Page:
Quantifiable and Inexpensive Cell-Free Fluorescent Method to Confirm the Ability of Novel Compounds to Chelate Iron

Andrew Carter, Stephany Veuger*, Seth Racey*

*Corresponding author for this work

Research output: Contribution to journalArticlepeer-review


Cancer cells require large amounts of iron to maintain their proliferation. Iron metabolism is considered a hallmark of cancer, making iron a valid target for anti-cancer approaches. The development of novel compounds and the identification of leads for further modification requires that proof of mechanism assays be carried out. There are many assays to evaluate the impact on proliferation; however, the ability to chelate iron is an important and sometimes overlooked end-point measure due to the high costs of equipment and the challenge to quickly and reproducibly quantify the strength of chelation. Here, we describe a quantifiable and inexpensive cell-free fluorescent method to confirm the ability of novel compounds to chelate iron. Our assay relies on the commercially available inexpensive fluorescent dye Calcein, whose fluorescence can be quantified on most fluorescent microtiter plate readers. Calcein is a weak iron chelator, and its fluorescence is quenched when it binds Fe2+/3+; fluorescence is restored when a novel chelator outcompetes Calcein for bound Fe2+/3+. The removal of fluorescent quenching and the resulting increase in fluorescence allows the chelation ability of a novel putative chelator to be determined. Therefore, we offer an inexpensive, high-throughput assay that allows the rapid screening of novel candidate chelator compounds.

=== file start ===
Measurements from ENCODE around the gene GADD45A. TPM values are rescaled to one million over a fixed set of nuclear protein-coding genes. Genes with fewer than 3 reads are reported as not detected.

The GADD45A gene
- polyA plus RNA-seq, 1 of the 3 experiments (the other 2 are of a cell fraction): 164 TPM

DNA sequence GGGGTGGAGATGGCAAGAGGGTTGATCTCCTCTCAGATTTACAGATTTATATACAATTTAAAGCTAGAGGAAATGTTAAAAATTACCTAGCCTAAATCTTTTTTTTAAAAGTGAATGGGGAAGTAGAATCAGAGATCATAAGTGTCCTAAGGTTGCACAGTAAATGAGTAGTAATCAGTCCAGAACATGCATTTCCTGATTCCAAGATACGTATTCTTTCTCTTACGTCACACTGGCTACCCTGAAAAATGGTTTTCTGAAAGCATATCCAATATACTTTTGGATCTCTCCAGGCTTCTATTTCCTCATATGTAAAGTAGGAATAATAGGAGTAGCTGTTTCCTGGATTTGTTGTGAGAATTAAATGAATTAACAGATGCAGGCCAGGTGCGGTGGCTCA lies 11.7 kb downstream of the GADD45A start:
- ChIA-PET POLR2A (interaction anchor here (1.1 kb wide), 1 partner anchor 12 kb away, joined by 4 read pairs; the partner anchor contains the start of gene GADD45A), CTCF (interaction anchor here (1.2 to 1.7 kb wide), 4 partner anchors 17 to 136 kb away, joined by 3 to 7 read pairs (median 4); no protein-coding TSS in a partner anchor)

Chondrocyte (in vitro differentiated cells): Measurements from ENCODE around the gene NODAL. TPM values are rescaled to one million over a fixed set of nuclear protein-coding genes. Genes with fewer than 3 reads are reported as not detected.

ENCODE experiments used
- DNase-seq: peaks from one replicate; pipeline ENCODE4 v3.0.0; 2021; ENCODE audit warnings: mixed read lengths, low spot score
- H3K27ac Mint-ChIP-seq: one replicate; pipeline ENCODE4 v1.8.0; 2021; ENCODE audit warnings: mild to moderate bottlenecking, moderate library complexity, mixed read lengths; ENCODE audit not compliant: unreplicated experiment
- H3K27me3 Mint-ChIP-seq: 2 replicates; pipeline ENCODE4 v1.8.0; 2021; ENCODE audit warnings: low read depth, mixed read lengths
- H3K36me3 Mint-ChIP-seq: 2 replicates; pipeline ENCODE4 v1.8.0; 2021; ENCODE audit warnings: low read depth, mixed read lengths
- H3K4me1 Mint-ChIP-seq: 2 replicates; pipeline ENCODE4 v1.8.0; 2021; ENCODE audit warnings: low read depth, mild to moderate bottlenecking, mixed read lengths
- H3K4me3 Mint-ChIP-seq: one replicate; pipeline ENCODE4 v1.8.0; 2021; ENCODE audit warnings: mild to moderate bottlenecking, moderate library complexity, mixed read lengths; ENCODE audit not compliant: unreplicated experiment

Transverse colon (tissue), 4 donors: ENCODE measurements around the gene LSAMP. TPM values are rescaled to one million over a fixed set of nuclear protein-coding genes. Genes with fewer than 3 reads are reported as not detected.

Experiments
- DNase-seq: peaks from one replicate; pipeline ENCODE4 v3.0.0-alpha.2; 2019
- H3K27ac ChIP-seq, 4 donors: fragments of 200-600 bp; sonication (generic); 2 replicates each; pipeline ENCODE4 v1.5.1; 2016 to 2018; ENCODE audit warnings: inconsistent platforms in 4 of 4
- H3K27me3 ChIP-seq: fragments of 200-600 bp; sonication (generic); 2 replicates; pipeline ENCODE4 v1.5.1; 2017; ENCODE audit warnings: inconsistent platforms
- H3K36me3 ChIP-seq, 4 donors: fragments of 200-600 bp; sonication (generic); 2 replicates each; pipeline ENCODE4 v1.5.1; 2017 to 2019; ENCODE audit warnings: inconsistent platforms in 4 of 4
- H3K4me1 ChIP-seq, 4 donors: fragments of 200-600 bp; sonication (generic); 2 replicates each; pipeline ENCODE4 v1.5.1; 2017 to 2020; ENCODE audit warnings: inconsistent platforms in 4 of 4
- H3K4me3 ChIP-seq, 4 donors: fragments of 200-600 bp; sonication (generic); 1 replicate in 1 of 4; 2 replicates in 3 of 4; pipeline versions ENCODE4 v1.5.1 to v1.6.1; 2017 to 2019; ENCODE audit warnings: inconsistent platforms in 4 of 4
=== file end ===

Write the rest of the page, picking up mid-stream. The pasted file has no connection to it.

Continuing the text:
Original languageEnglish
Article numbere66421
Number of pages11
JournalJournal of Visualized Experiments
Issue number204
Publication statusPublished - 23 Feb 2024

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